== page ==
Washington: A day after India raked up contract details between the United States and Pakistan on the AMRAAM missile fired from an F-16 aircraft and shared the information with American interlocutors to bolster its case about the misuse of the fighter aircraft against India, the US sought more information on the matter. “We are aware of these reports and are seeking more information on the potential misuse of American-made F-16 fighter jets by Pakistan against India in violation of the end-user agreement,” US State Department was quoted as saying. “Due to non-disclosure agreements in Foreign Military Sales contracts, we cannot discuss the specifics of end user-agreements contained within,” Lt Col Kone Faulkner, a Defense Department spokesperson said.
Indian Air Force (IAF) presented parts of a fired AMRAAM missile - which can only be fired from an F-16 aircraft- as evidence to “conclusively” prove that Pakistan deployed US-manufactured F-16 fighter jets during an aerial raid targeting Indian military installations in Kashmir after India’s anti-terror operation in Balakot. “There is enough evidence to show that F-16s were used in this mission and Pakistan is trying to hide this fact. Also, parts of AMRAAM air-to-air missile, which is carried only on the F-16s in PAF, were recovered east of Rajouri within Indian territory,” Air Vice Marshal R G K Kapoor had said at a joint briefing by the armed forces where parts showing the cover and serial number markings were displayed.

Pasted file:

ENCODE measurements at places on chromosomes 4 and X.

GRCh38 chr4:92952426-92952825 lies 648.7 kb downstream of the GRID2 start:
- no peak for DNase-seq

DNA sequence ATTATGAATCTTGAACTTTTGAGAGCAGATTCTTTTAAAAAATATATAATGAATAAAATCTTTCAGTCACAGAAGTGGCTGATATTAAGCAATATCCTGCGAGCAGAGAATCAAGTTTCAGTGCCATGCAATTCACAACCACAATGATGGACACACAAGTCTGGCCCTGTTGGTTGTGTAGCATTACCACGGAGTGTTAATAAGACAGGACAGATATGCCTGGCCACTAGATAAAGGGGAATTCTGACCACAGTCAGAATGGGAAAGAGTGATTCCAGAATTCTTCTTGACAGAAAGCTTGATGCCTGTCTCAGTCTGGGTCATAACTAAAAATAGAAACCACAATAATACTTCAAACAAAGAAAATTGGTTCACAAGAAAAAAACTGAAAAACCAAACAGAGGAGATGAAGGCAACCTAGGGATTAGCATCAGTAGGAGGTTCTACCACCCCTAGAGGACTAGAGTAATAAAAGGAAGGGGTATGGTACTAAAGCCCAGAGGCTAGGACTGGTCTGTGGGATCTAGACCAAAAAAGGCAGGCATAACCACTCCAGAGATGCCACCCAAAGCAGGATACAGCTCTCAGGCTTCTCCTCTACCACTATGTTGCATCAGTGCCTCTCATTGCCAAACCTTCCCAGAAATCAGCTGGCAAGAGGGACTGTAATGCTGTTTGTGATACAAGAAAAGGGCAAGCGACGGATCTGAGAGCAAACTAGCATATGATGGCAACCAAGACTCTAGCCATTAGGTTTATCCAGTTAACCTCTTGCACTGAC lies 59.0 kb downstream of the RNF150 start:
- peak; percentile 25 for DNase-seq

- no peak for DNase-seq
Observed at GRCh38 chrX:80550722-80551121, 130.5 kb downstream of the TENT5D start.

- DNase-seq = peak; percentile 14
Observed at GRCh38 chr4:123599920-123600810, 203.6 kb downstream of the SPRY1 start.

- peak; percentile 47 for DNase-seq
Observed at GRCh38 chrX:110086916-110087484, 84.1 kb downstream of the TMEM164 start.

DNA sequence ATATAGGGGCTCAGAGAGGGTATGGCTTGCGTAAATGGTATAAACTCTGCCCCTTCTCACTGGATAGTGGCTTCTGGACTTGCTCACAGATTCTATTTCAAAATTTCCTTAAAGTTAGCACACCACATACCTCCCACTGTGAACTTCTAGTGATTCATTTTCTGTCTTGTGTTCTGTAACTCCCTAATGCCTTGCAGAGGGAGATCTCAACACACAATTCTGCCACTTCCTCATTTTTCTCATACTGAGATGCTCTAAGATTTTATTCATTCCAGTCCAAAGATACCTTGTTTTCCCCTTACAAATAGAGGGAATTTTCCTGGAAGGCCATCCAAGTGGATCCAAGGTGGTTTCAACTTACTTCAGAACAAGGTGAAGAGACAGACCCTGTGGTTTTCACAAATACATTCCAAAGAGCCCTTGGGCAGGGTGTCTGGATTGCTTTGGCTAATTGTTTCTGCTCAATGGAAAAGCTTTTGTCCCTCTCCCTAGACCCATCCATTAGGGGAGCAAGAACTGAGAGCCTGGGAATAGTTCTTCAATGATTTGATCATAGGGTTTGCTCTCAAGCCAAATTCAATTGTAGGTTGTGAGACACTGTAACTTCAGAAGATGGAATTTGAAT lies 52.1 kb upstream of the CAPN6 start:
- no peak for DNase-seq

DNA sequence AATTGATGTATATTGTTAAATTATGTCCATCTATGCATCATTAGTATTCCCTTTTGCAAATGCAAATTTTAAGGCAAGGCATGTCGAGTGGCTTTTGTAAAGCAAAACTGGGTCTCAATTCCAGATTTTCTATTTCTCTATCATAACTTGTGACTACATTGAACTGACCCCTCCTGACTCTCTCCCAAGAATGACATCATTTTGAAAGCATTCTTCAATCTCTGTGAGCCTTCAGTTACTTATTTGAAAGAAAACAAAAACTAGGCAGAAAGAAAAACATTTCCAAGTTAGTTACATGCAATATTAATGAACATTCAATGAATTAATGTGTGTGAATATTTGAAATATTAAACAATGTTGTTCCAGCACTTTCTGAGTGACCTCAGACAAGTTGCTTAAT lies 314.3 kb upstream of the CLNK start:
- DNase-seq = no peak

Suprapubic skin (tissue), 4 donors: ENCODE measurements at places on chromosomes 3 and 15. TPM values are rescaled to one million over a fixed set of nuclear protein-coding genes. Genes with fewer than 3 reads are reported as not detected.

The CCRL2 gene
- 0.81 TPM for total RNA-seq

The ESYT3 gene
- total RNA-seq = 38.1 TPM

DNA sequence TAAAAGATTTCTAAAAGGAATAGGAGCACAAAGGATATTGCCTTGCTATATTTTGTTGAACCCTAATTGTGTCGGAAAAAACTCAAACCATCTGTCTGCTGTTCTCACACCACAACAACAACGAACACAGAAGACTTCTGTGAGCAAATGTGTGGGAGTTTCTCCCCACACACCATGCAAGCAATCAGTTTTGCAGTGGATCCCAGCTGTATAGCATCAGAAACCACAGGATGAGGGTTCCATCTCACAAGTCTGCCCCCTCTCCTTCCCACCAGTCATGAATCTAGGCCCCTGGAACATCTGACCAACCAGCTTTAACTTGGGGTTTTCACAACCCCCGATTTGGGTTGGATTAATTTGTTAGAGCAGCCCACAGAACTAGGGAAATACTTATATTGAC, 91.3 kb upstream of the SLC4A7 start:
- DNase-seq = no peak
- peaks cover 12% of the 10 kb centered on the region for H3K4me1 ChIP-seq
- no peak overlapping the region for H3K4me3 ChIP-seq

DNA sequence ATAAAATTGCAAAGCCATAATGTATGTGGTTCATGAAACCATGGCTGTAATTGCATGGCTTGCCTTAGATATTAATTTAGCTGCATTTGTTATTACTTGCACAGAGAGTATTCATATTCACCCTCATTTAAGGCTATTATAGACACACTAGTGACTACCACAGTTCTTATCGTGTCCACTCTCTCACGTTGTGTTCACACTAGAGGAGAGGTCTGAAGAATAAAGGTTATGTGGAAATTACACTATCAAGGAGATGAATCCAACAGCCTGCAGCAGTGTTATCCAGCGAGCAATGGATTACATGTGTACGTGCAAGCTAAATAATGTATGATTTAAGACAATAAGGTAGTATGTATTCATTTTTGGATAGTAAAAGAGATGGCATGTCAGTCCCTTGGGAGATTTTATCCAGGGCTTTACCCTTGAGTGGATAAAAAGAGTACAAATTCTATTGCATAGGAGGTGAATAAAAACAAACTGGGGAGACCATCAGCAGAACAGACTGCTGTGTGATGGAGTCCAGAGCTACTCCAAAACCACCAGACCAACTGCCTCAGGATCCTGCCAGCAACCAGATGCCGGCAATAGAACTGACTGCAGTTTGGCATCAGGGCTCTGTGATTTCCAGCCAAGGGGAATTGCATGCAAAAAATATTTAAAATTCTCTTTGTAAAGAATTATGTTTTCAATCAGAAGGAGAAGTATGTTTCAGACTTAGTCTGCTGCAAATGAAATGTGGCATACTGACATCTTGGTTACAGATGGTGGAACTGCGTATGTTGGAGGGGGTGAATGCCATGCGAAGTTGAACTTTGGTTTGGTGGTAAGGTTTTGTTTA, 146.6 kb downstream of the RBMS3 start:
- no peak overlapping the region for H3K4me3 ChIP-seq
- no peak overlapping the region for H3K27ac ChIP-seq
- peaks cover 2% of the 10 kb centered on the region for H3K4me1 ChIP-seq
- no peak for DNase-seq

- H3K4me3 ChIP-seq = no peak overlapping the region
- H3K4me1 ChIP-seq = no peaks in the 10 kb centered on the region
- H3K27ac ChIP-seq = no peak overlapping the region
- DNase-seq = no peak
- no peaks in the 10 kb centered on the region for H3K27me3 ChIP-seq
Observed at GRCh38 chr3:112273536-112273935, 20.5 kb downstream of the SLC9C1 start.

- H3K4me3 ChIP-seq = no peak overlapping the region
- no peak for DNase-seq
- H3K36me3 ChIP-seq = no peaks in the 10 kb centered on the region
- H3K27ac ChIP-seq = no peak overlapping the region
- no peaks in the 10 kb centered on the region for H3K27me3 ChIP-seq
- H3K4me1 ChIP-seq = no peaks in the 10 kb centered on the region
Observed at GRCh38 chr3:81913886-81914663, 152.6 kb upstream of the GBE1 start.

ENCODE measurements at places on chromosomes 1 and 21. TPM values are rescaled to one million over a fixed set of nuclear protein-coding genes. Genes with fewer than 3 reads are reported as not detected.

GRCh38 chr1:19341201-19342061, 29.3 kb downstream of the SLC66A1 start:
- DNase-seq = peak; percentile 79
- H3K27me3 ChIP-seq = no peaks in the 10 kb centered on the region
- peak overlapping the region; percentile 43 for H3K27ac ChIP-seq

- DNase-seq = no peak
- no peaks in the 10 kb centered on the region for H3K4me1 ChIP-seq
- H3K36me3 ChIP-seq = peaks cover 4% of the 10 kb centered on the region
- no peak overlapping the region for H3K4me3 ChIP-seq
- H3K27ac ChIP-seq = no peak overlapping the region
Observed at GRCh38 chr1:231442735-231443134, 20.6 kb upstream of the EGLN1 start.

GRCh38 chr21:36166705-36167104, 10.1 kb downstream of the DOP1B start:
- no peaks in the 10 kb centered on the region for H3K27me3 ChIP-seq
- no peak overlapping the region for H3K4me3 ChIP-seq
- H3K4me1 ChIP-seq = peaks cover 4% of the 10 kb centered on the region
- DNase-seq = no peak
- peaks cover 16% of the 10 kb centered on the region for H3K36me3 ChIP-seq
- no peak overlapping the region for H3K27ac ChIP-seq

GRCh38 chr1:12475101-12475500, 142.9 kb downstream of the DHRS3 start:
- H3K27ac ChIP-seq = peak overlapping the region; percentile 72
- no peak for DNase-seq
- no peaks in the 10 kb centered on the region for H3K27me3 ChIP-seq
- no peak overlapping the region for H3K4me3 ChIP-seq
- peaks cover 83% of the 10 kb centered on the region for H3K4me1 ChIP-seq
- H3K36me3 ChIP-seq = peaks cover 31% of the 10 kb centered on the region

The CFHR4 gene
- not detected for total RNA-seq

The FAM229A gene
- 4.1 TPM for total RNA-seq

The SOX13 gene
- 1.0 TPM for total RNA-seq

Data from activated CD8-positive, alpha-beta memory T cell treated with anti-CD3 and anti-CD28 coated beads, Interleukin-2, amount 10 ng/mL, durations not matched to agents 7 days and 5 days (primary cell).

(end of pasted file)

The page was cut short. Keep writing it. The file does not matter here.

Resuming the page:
Sources said the contract details and the part of the missile show the use of F-16s in the air strike since the US, which sold the fighter jets to Pakistan, does not allow these platforms to be used in an offensive role. Pakistan said that no F-16 fighter jets were used and denied that one of its planes had been downed by the Indian Air Force. It claimed that no F-16 was part of the operation - any such admission would violate US sale conditions of not letting Pakistan use F-16s in an offensive role.
In 2016, India had strongly opposed the US decision to sell eight F-16s to Pakistan, which also could not pass the muster in US Congress for Foreign Military Funding. This meant that the order was never placed. F-16 jets were meant to be used to “enhance Pakistan’s ability to conduct counter-insurgency and counter-terrorism operations,” Pentagon’s Defense Security and Cooperation Agency (DSCA) was quoted as saying. AMRAAM missiles allow a fighter pilot to target an enemy aircraft that is beyond visual range, in day or night, and in all-weather conditions. The AMRAAM has an autonomous guidance capability, which allows the pilot to manoeuvre immediately after the missile’s launch.